Vinification is the process that transforms the grapes into wine. The process of vinification differ from region to region, financial state of the winery and the grape types. The harvesting time and the type of oak used for aging are based on the region in which the wine grapes are grown.

Wine making process involves the following stages:

  • The first step in wine making process is Harvesting or Picking. Grapes should be harvested at the right time in order to make good wine. Harvesting can be done either mechanically or by hand.
  • The process of separating the grapes from the stems and cluster parts is called Destemming. Some of the wine makers keep some fragments of the stem to increase the wine tannin.
  • After destemming the grapes are crushed to extract the juice from the skin. This is done before the fermentation process begins. In the olden days bare feet is used to extract the grape juice, now a day machines like crushers are used.
  • Separation of grape juice and the skin is named as pressing. After crushing the grape juice will flow freely, selected wineries use pressers to make sure maximum juice is released.
  • Once the grapes are pressed they are introduced into the process of fermentation. During this process the grape juice are converted into alcoholic beverage. The yeast interacts with the sugar in the grape juice and converts them into ethanol and carbon dioxide.
  • Once the wine is purified and refined, they are preserved with sulfur dioxide or potassium sorbate. During the natural process of fermentation a minimum amount of sulfites are produced, but more is added for the use of commercial preservation.
  • Wines are aged for a particular amount of time to get more welcoming wine. Once after purification, the wines are moved to wooden barrels for aging. Metal vats, concrete vats and glass carboys are also used in some cases to increase the flavor.
  • After aging, the wines are bottled. During the process of bottling a final dose of sulfite is added to the wine to prevent it from uninvited fermentation in the bottle. The bottles are then sealed with cork and screw caps.
What is a Super Tuscan?

What are these highly sought-after wines...

The post Top Super Tuscan wines appeared first on Decanter.


What is a Super Tuscan?

What are these highly sought-after wines...

The post Top Super Tuscan wines appeared first on Decanter.

What is a Super Tuscan?

You may have seen the term ‘Super Tuscan’ before, and that’s because it’s used to describe some of Tuscany’s top red wines, such as Tignanello, Sassicaia and Ornellaia.

They are high quality red and white wines, normally with a price to match, made from non-indigenous varieties or using blends not allowed under Tuscan appellation law.

Background

Back in the 1960s, some Tuscan producers began experimenting with non-indigenous varieties from Bordeaux, such as Cabernet Sauvignon, Cabernet Franc and Merlot.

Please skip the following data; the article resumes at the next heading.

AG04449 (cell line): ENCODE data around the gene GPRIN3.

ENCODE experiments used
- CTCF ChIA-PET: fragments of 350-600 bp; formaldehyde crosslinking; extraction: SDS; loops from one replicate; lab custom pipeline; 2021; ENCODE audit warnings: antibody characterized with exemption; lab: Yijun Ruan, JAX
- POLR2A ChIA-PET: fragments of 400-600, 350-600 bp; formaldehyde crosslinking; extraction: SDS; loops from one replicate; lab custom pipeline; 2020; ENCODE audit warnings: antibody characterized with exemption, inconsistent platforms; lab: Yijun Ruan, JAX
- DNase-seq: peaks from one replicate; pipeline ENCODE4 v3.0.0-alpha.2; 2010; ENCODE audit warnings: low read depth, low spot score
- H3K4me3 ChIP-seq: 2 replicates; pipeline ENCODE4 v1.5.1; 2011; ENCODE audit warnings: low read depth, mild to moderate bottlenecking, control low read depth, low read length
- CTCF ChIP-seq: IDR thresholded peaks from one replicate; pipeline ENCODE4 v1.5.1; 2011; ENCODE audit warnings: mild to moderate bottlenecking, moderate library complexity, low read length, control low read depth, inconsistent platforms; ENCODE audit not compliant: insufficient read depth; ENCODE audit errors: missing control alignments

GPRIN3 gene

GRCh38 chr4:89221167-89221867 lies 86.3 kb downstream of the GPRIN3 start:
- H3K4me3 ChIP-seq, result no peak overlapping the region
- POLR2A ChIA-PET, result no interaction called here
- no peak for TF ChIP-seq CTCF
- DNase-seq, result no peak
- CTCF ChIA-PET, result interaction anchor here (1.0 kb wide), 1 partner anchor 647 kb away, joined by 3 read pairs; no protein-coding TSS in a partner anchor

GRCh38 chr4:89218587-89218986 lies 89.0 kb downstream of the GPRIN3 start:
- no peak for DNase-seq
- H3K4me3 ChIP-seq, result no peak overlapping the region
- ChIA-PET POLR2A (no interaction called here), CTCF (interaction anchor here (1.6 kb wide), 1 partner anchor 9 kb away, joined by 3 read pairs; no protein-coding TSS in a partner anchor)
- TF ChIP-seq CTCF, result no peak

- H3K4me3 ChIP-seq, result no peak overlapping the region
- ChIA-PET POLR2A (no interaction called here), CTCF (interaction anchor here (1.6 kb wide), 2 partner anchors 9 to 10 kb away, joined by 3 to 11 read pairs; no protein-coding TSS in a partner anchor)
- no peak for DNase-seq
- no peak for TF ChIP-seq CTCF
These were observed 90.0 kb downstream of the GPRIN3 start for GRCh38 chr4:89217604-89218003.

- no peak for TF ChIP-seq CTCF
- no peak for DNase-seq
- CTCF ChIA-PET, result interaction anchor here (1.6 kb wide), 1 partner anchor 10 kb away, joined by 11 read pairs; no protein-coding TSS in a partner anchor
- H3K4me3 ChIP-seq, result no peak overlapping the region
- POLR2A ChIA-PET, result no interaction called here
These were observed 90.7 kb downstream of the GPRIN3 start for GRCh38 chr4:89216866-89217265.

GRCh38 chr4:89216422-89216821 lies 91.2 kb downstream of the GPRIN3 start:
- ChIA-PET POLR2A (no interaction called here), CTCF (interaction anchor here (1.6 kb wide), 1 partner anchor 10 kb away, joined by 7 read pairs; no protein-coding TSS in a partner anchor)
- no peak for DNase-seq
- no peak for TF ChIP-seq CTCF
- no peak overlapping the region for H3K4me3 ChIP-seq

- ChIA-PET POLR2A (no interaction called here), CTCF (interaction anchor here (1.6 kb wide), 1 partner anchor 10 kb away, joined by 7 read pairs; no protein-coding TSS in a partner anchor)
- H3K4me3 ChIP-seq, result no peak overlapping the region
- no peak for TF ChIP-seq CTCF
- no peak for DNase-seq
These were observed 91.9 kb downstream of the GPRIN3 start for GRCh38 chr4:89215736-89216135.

Sassicaia is considered the first Super Tuscan. Marchese Mario Incisa della Rochetta had been making the wine for private consumption since 1948 from Cabernet Sauvignon and Cabernet Franc vines planted in Bolgheri on the Tuscan coast, not previously considered particularly worthwhile wine country but ideal for the French varieties.

The first commercial release was the 1968 vintage, but due to Tuscany’s strict appellation laws the wine had to be labelled as Vina da Tavola or ‘table wine’.

These laws not only restricted the use of non-indigenous varieties, they even prescribed a Chianti Classico recipe that was detrimental to the wine’s quality: 100% Sangiovese Chianti was banned, and the blend had to include certain lower quality varieties, including at least 10% white varieties.

A movement therefore began with quality-minded Chianti producers. One of the first was Antinori, whose 1971 Tignanello was a Sangiovese and Cabernet Sauvignon blend from the Classico zone, but declassified to Vino da Tavola.

As these wines from within and beyond Chianti punched well above their lowly Vino da Tavola status, they collectively became known as Super Tuscans. The term became synonymous with adventurous winemaking, with producers experimenting with French barriques and new viticultural methods.

Changes

Nowadays, Super Tuscans can have IGT, DOC or DOCG status. For instance, Sassicaia has its own sub-appellation, Bolgheri Sassicaia DOC, and the IGT classification was created in 1992 specifically to recognise the quality of these ‘outsider’ wines.

Chianti laws have since changed in an effort to attract the three Super Tuscans from the Classico zone – Tignanello, Cepparello and Flaccianello – back into the appellation, resulting in adjustments to the blend requirements and eventually banning white grapes completely in 2006.

While these three wines can be labelled as Chianti Classico DOCG, they have so far remained under the IGT classification.

Top Super Tuscan wines reviewed by Decanter’s experts:


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Each wine is unique. Soil, weather, geology, varietals, and the style of wine making, are all decisive yet variable factors that give each wine a unique character.
Each wine is unique. Soil, weather, geology, varietals, and the style of wine making, are all decisive yet variable factors that give each wine a unique character.
Winemakers all over the world are combining wine making traditions of millennia with innovative approaches and ideas, to address consumer demand for high quality products and a sustainable and healthy lifestyle.
Winemakers all over the world are combining wine making traditions of millennia with innovative approaches and ideas, to address consumer demand for high quality products and a sustainable and healthy lifestyle.

Laurel Gray Vineyards

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